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2018 Nissan LEAF: Sharp, New Looks and Tech Can’t Hide its Lack of EV Range

(Credit: © Nissan)

Fuel Efficiency

2018 Nissan LEAF: Sharp, New Looks and Tech Can’t Hide its Lack of EV Range

After what seems like an eternity of teasing and previews of various bits of technology, the all-new 2018 Nissan LEAF debuts. Unfortunately, to some, it was definitely not worth the wait.

While its new look is important, let’s first dive into what really matters in this segment: its powertrain and battery. The 2018 LEAF will arrive with a 40-kWh battery that provides the juice to power an electric motor that produces 147 horsepower and 236 pound-feet of torque — increases of 38 percent and 26 percent, respectively. The results are far from stellar, as the LEAF will only travel about 150 miles on a single charge. Charging takes 16 hours on a 3 kW charger, eight hours on a 6 kW charger, and it’ll charge to 80 percent on a quick charger in just 40 minutes.

While the range is improved by 43 miles, it falls way short of the 238-mile Bolt EV and the 220-mile base Model 3. It does, however, best other competitors like the Hyundai Ioniq Electric (124 miles), the VW e-Golf (125 miles), and the Ford Focus Electric (115 miles).

2018 Nissan LEAF (Credit: © Nissan)

Fortunately, it appears this lack of a competitive range is purely temporary, as reports indicate Nissan plans to unveil a longer-range LEAF in the near future.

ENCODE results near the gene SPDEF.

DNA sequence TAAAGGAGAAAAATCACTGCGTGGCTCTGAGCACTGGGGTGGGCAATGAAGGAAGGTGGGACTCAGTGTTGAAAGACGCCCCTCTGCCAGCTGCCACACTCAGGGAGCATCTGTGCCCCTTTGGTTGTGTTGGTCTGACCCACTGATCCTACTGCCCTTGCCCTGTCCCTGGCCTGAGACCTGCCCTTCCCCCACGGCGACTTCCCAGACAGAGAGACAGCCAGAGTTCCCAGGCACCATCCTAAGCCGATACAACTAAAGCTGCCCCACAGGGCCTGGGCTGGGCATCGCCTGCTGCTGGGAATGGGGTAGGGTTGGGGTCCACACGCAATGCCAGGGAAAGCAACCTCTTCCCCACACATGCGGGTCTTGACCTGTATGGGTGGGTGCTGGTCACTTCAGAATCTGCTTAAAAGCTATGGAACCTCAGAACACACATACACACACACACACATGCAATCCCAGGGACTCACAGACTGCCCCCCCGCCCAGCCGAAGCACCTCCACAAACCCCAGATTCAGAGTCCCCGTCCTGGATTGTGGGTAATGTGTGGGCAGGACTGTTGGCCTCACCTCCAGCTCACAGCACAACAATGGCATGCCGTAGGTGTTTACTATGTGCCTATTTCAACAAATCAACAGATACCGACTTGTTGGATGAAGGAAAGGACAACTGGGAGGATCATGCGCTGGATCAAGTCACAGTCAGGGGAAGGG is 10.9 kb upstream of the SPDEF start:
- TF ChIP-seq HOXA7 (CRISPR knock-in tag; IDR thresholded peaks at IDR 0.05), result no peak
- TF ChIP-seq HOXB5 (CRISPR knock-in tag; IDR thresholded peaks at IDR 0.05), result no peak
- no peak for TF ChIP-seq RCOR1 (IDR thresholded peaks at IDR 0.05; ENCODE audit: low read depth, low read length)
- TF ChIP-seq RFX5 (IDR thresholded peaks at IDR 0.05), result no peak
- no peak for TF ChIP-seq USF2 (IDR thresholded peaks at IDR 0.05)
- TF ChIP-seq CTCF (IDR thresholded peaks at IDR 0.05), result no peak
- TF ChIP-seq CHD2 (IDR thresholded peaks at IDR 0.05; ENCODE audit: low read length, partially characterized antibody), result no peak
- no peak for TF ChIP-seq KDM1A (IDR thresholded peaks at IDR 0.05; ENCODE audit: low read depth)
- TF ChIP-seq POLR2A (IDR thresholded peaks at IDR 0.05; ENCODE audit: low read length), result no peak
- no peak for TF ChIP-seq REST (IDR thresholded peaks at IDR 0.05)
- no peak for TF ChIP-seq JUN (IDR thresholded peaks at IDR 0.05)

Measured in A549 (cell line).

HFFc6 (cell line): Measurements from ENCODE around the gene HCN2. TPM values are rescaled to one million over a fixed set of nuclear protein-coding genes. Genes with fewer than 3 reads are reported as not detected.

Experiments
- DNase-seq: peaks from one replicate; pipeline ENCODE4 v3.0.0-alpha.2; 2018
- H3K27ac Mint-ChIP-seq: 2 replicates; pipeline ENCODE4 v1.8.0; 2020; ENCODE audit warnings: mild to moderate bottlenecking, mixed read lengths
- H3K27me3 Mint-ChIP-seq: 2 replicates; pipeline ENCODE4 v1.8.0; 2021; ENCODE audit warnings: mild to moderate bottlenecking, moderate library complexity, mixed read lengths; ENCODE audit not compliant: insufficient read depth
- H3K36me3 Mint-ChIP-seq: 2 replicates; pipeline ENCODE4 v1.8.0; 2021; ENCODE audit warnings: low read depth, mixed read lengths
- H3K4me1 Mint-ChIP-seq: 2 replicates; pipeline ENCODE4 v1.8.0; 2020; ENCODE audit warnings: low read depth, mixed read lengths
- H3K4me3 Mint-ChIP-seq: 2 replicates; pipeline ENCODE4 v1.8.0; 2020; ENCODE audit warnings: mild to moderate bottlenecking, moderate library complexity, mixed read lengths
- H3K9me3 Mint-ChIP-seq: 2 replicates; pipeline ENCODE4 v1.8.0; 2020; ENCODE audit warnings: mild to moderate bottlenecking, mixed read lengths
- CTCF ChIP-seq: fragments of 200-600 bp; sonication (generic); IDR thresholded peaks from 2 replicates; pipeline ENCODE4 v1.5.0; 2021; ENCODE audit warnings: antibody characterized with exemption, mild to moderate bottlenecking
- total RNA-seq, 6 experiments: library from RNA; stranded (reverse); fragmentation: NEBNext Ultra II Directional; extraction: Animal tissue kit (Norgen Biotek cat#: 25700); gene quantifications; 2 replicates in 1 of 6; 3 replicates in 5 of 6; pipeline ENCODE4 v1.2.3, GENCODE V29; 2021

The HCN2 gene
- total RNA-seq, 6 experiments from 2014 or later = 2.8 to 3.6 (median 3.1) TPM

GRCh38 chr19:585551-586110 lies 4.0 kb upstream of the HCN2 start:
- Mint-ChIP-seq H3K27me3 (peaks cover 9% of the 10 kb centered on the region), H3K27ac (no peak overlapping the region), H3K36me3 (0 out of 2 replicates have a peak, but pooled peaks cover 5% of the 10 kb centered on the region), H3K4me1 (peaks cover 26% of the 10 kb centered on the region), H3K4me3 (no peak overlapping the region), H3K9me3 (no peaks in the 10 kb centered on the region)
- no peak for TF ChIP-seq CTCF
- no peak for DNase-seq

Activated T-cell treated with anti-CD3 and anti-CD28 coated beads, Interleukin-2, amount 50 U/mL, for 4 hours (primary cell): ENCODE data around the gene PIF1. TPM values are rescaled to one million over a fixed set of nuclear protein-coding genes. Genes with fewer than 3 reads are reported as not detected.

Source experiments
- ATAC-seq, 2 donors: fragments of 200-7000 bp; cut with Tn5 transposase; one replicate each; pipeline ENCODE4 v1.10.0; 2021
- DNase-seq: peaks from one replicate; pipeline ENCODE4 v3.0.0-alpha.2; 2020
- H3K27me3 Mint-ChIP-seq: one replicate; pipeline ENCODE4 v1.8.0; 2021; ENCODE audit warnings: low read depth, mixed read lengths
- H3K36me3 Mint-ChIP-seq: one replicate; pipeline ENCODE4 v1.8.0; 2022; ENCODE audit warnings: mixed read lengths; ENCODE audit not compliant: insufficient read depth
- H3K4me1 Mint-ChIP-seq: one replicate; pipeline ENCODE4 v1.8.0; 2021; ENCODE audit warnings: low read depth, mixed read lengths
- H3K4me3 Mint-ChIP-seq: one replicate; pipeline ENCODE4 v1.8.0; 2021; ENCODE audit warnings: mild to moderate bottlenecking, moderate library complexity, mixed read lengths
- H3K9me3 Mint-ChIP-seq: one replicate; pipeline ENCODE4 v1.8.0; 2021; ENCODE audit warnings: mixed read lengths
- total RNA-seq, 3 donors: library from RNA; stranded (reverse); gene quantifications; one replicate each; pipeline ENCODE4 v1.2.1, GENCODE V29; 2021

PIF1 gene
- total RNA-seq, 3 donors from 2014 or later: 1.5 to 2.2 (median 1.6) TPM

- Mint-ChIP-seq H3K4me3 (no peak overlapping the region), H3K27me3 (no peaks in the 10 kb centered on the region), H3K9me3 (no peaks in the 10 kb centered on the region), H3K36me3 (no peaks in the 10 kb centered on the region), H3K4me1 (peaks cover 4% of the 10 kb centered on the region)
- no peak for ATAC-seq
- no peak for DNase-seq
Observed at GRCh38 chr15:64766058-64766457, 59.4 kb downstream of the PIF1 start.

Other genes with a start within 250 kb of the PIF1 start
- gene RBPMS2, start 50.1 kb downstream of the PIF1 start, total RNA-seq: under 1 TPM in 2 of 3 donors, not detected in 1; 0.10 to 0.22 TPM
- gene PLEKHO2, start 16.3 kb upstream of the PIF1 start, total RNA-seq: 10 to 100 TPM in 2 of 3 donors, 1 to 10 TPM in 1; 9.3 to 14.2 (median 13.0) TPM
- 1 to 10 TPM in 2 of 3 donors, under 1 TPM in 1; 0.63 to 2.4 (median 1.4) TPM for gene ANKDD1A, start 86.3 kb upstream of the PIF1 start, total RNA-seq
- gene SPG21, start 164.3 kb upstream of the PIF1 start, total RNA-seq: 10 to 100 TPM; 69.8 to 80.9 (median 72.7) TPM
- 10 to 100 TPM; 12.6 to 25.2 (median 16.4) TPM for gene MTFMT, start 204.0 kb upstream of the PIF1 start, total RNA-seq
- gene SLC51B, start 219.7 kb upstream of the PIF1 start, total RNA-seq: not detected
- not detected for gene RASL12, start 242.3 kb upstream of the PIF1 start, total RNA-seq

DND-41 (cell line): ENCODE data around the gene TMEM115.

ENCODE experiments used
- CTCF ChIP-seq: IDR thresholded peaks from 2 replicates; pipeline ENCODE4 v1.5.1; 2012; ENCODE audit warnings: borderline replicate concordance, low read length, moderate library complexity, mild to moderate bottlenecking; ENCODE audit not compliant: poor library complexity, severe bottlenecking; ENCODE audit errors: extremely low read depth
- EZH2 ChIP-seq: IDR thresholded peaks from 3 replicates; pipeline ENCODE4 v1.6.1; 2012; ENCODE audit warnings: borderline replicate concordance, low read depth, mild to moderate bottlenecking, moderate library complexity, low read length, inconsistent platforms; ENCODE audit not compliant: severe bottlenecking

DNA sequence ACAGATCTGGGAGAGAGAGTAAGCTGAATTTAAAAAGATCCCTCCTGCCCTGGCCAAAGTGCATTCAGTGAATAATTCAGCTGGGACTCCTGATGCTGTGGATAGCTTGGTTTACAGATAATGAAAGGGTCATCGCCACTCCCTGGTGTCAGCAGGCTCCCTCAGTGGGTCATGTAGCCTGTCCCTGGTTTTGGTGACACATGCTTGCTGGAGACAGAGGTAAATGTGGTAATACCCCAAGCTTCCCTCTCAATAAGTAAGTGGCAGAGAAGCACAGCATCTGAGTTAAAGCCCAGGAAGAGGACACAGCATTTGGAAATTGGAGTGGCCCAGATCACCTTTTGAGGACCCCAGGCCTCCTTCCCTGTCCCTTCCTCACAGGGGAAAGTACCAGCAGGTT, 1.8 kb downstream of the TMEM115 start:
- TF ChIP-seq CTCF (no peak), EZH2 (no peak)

Aside from its new powerplant and battery, the 2018 LEAF also boasts an all-new look. This new design finally pulls the LEAF out of its “Hey, I’m, special!” design funk and gives it a more desirable mainstream appearance. It boasts all the traditional Nissan styling cues it’s lacked for many years, including the V-Motion grille, boomerang taillights, and floating roof.

Inside, everything is also brand new and more premium than ever before. It also takes on what Nissan calls the “gliding wing” themed interior. Occupants will be greeted by a new flat-bottom steering wheel wrapped in leather, a 7-inch touchscreen, blue contrast stitching, more upscale materials, a blue-lighted ignition button, an analog speedometer next to a 7-inch TFT display that shows the power gauge by default, reduced noise levels, and more.

The new LEAF will feature a pair of new driving features that are sure to please buyers. The big news is the introduction of ProPilot, which essentially drives the LEAF for you at speeds between 20 and 90 mph. Of course, ProPilot cannot change lanes or make turns for you, but it will handle curves and stop-and-go traffic while driving in a single lane. The e-Pedal, which will be standard, allows the driver to accelerate and stop the vehicle via the accelerator pedal alone.

2018 Nissan LEAF (Credit: © Nissan)

One area the new LEAF shines is pricing. When it hits showrooms in early-2018, it’ll start from $29,990, which is $690 less than the 2017 LEAF. That’s a whopping $6,630 less than the Bolt EV and more than $5,000 less than the Model 3’s estimated pricing. The big question is whether the extra range of the Model 3 and Bolt EV is really worth the extra cash.

That’s a decision only you, the buyer, can make.

Stay tuned for updates.

After years of handling problem cars in repair shops, Justin regained his love for cars by writing about them. Many years later and countless hours of banging on the keys trying for formulate sentences that actually make sense, he has managed to parlay a hobby into a career. Justin is a bit of a petrol-head and has a severe weakness for lightweight sports cars and insanely powerful supercars.

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